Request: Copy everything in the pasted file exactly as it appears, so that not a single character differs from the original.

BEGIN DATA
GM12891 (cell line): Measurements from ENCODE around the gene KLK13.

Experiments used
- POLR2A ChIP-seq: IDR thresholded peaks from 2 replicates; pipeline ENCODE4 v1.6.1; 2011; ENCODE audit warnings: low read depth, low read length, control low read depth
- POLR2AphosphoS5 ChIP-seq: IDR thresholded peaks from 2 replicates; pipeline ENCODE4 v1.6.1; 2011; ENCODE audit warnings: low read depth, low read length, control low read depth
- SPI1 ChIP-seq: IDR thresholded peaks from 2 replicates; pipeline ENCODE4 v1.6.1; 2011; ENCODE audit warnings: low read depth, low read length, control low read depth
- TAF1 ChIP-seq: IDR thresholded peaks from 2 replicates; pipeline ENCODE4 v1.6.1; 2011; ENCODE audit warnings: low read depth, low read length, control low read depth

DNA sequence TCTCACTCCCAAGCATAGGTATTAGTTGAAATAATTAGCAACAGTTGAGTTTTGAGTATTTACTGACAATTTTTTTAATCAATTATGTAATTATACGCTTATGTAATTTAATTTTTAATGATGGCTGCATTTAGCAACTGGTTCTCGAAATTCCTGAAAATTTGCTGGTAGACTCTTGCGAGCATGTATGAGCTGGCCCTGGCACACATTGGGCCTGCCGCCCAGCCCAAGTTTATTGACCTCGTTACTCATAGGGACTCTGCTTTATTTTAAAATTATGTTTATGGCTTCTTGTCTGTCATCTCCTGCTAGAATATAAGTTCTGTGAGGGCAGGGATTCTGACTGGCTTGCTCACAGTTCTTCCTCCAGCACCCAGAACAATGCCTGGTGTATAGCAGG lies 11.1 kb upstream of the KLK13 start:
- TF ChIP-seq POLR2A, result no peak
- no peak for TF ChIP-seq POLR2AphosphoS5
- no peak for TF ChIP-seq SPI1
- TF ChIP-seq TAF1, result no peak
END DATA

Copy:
GM12891 (cell line): Measurements from ENCODE around the gene KLK13.

Experiments used
- POLR2A ChIP-seq: IDR thresholded peaks from 2 replicates; pipeline ENCODE4 v1.6.1; 2011; ENCODE audit warnings: low read depth, low read length, control low read depth
- POLR2AphosphoS5 ChIP-seq: IDR thresholded peaks from 2 replicates; pipeline ENCODE4 v1.6.1; 2011; ENCODE audit warnings: low read depth, low read length, control low read depth
- SPI1 ChIP-seq: IDR thresholded peaks from 2 replicates; pipeline ENCODE4 v1.6.1; 2011; ENCODE audit warnings: low read depth, low read length, control low read depth
- TAF1 ChIP-seq: IDR thresholded peaks from 2 replicates; pipeline ENCODE4 v1.6.1; 2011; ENCODE audit warnings: low read depth, low read length, control low read depth

DNA sequence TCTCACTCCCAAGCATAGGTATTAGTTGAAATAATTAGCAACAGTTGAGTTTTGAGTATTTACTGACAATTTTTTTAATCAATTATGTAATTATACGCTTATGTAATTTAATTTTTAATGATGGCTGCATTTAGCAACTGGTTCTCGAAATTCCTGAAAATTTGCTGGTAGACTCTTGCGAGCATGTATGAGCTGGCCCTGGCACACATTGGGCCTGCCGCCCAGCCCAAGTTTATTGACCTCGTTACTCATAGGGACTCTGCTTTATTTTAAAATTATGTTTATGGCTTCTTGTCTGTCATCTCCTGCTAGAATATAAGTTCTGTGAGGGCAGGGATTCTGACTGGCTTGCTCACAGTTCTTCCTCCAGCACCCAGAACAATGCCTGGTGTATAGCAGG lies 11.1 kb upstream of the KLK13 start:
- TF ChIP-seq POLR2A, result no peak
- no peak for TF ChIP-seq POLR2AphosphoS5
- no peak for TF ChIP-seq SPI1
- TF ChIP-seq TAF1, result no peak